My favorite part about Linkedin? It’s the largest network of professionals in the world. Point blank. You can also join groups that can help you find opportunities that might not be posted on job boards, through your network.

Next, learn how to search for the role or company you want. This is pretty easy. When looking at companies, there are some great lists out there you should be looking at. One is Glassdoor’s Annual report of Best Places to Work. This will give you the top 100 companies as reviewed by their employees. They’re looking at overall employee reviews, total rewards plans, culture, growth, stability, etc. Another great one is Forbes’ Annual List—you’ll see some overlap with Glassdoor, which is a good thing!

Some other lists to check out will be dependent upon what you’re looking for. Top Startups? Linkedin has a good list here. Fastest growth? Forbes 2018 list is here. Keep in mind these lists were compiled when this article was written, in 2018, so just google the most recent list if you’re searching later!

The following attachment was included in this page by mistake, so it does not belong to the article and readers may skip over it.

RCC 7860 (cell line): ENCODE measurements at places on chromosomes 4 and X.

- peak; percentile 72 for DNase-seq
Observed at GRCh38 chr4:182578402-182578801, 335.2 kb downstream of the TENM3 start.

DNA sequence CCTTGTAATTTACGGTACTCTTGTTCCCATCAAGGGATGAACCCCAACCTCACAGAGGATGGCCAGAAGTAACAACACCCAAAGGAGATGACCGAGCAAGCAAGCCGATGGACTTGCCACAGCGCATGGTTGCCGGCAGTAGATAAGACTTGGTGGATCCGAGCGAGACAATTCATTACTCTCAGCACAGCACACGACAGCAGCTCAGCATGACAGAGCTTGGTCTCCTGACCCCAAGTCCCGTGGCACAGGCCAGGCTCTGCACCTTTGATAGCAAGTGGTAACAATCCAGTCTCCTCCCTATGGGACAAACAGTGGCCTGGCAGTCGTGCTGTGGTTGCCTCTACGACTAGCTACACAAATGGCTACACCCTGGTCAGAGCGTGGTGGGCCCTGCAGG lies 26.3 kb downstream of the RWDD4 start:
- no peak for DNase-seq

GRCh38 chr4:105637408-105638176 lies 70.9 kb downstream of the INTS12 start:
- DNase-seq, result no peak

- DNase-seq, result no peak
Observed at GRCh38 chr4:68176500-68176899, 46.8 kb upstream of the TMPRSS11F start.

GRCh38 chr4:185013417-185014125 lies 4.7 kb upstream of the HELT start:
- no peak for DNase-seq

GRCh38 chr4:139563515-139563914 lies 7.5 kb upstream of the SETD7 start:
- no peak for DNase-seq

Once you find a company you’re interested in, check them out on Glassdoor as mentioned above. Look at their current job openings. If your search is more geared towards specific roles vs company (really it should be a nice mix of both), go to the top job boards mentioned above and start searching your job title. Remember to also incorporate similar titles i.e.: “Account Executive” and “Sales Representative” etc. You can create job alerts as well—this is a great way to get daily/weekly emails or notifications as new jobs hit the market.

Last but NEVER least? How to increase your chances of a Recruiter actually reaching out after your application

This is simple. Follow the steps above. Be prepared. Have a stellar resume, cover letter, and online presence. Grow your network. Have good references. Utilize the resources in this blog and know where and how to search. Make sure the jobs you’re applying to you’re actually qualified for. And most importantly, be confident. Job searches can take time, especially if you’re looking for something very specialized. Be patient, and don’t give up. You’ll get there!

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This content is accurate and true to the best of the author’s knowledge and is not meant to substitute for formal and individualized advice from a qualified professional.

© 2019 Ashley Gray